Generally consumers can only insist on a refund / exchange if the goods are not:
- of a satisfactory quality
- fit for their purpose
- as described
Consumers are not entitled to take goods back if the goods don't fit, they have changed their mind about it or they are unwanted birthday presents.
Many businesses do have returns policies but this is strictly at their discretion. So as you are legally not entitled to anything from the trader it would be best to accept the credit note.
Local Business Gone Bust
Q. I had a contract with a local business for them to build an extension on my house and have paid a deposit of £500 by credit card. The business has now gone bust so am I entitled to my deposit back?
A. If a limited company owes you the money you can register as a creditor with the appointed liquidators who will be administering the company's debts, however it cannot be guaranteed that you will receive the money owed to you. If the business is not a limited company but a private individual or partnership then the person(s) running the business are still liable to you even if they have stopped trading.
If the business is a Limited Liability Partnership (LLP) its liability is limited in a similar way as if it were a limited company. If it goes out of business you may not be able to recover any money it owes you if it has no assets.
However for any payment over £100 which is made on a credit card (not a charge or debit card) the provisions of Section 75 of the Consumer Credit Act 1974 apply and the credit card company is equally liable with the trader. You should therefore contact your credit card company and explain the situation and that you wish to make a claim against them.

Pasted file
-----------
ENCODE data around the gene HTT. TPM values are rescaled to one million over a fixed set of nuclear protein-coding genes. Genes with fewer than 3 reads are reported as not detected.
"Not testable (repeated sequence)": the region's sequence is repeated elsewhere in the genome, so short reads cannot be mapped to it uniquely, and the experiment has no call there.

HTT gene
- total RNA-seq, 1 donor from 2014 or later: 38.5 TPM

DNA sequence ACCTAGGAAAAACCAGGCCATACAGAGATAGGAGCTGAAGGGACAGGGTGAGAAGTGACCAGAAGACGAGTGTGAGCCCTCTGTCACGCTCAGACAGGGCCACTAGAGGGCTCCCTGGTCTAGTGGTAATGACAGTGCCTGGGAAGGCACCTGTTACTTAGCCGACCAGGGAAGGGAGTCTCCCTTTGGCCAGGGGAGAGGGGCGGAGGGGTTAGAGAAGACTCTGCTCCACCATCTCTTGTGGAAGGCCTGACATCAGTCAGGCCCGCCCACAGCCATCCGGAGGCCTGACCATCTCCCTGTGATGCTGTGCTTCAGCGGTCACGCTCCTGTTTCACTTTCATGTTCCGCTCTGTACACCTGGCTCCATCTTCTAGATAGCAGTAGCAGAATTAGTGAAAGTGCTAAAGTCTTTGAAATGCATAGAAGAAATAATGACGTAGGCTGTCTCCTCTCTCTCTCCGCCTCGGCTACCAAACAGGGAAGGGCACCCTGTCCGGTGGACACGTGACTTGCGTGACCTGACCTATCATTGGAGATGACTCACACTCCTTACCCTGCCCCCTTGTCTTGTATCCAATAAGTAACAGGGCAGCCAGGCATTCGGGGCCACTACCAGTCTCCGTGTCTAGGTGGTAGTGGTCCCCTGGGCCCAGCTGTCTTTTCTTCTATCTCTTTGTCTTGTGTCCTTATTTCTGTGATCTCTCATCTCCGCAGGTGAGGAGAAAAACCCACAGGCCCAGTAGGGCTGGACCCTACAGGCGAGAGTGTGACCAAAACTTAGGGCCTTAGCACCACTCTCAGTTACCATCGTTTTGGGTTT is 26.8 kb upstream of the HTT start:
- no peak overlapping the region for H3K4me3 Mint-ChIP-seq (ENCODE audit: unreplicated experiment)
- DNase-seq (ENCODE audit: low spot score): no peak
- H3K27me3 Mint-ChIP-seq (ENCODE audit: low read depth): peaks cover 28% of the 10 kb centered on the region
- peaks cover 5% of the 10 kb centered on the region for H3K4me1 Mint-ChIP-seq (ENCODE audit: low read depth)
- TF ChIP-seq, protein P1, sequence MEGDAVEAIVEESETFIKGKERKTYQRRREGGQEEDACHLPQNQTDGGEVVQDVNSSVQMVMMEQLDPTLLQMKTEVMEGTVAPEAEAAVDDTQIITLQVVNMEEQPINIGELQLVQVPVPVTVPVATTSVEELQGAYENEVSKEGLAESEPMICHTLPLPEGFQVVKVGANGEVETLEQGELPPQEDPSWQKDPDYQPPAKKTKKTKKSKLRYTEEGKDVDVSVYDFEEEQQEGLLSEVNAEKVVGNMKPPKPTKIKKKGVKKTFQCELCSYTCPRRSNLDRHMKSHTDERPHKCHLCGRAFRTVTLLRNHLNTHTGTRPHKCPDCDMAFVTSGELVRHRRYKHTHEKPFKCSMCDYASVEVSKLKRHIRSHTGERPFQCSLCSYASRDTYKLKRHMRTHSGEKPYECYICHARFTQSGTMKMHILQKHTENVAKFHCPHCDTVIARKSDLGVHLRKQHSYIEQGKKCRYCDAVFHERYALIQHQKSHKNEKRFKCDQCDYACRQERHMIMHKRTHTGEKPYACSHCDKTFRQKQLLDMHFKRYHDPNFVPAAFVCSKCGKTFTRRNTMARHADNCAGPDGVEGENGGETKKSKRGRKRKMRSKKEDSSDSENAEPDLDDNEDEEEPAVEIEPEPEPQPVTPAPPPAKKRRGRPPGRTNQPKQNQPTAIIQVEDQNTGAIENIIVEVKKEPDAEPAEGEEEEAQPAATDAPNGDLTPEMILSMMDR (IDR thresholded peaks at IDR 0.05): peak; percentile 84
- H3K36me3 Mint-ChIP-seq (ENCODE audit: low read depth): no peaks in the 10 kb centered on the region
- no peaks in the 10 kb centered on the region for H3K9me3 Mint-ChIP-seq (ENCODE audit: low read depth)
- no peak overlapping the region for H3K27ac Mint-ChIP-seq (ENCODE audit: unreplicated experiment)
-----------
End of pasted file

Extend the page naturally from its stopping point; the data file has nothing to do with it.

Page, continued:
Even if you clear your credit card every month, or have the cash in your bank account, its worth considering purchasing expensive goods on a credit card so that you have the additional protection if the business goes bust or there is a breach of contract (e.g. the goods are faulty or don't arrive).
Q. When I went to buy a television the price in the shop was 50 higher than the price advertised in the local newspaper. Can I go back and insist they sell it to me at the lower price?
A. No. Consumers cannot insist that any trader sells them goods at any particular price. A trader may refuse to sell anything to anyone. However it is an offence for traders to give misleading price indications like this and you should report it to your local Trading Standards service..
Q. I recently returned a faulty toaster that I bought in a half price sale but the shop wouldn't give me a refund and pointed to a sign stating No Refunds on Sale Goods. Should I now return it to the manufacturer under the guarantee?
A. Consumers' rights apply to sale goods as much as full price goods and so if there was a fault with the toaster at the time of the sale then you would be entitled to a refund from the retailer. Signs such as this, which attempt to restrict consumers' rights, are null and void and cannot be relied upon by the trader. They are also illegal and you should report this to your local Trading Standards Service.
Your rights against the manufacturer are in addition to any rights against the retailer and are limited to the terms of the guarantee.